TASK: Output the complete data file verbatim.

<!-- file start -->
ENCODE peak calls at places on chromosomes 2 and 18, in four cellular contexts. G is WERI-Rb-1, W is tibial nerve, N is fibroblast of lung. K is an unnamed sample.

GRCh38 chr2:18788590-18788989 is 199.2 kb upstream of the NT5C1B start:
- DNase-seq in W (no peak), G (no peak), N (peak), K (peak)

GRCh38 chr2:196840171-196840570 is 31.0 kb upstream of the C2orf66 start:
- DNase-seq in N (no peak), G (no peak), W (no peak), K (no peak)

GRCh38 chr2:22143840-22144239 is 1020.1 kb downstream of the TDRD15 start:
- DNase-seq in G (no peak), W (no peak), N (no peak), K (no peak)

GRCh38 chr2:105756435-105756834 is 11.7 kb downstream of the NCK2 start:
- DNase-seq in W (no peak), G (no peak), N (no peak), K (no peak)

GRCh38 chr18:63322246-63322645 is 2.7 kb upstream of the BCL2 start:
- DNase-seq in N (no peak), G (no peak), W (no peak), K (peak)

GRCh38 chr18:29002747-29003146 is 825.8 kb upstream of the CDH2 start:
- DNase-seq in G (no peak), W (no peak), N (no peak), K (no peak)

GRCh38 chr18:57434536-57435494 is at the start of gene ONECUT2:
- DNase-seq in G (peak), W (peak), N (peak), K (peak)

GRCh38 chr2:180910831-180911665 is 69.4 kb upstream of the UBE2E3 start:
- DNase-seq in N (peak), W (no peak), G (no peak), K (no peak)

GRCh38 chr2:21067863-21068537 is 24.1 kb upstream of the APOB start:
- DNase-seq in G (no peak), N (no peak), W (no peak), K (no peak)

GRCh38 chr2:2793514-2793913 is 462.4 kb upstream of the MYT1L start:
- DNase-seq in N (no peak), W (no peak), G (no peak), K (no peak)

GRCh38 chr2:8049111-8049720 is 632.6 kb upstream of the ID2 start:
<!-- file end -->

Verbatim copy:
ENCODE peak calls at places on chromosomes 2 and 18, in four cellular contexts. G is WERI-Rb-1, W is tibial nerve, N is fibroblast of lung. K is an unnamed sample.

GRCh38 chr2:18788590-18788989 is 199.2 kb upstream of the NT5C1B start:
- DNase-seq in W (no peak), G (no peak), N (peak), K (peak)

GRCh38 chr2:196840171-196840570 is 31.0 kb upstream of the C2orf66 start:
- DNase-seq in N (no peak), G (no peak), W (no peak), K (no peak)

GRCh38 chr2:22143840-22144239 is 1020.1 kb downstream of the TDRD15 start:
- DNase-seq in G (no peak), W (no peak), N (no peak), K (no peak)

GRCh38 chr2:105756435-105756834 is 11.7 kb downstream of the NCK2 start:
- DNase-seq in W (no peak), G (no peak), N (no peak), K (no peak)

GRCh38 chr18:63322246-63322645 is 2.7 kb upstream of the BCL2 start:
- DNase-seq in N (no peak), G (no peak), W (no peak), K (peak)

GRCh38 chr18:29002747-29003146 is 825.8 kb upstream of the CDH2 start:
- DNase-seq in G (no peak), W (no peak), N (no peak), K (no peak)

GRCh38 chr18:57434536-57435494 is at the start of gene ONECUT2:
- DNase-seq in G (peak), W (peak), N (peak), K (peak)

GRCh38 chr2:180910831-180911665 is 69.4 kb upstream of the UBE2E3 start:
- DNase-seq in N (peak), W (no peak), G (no peak), K (no peak)

GRCh38 chr2:21067863-21068537 is 24.1 kb upstream of the APOB start:
- DNase-seq in G (no peak), N (no peak), W (no peak), K (no peak)

GRCh38 chr2:2793514-2793913 is 462.4 kb upstream of the MYT1L start:
- DNase-seq in N (no peak), W (no peak), G (no peak), K (no peak)

GRCh38 chr2:8049111-8049720 is 632.6 kb upstream of the ID2 start: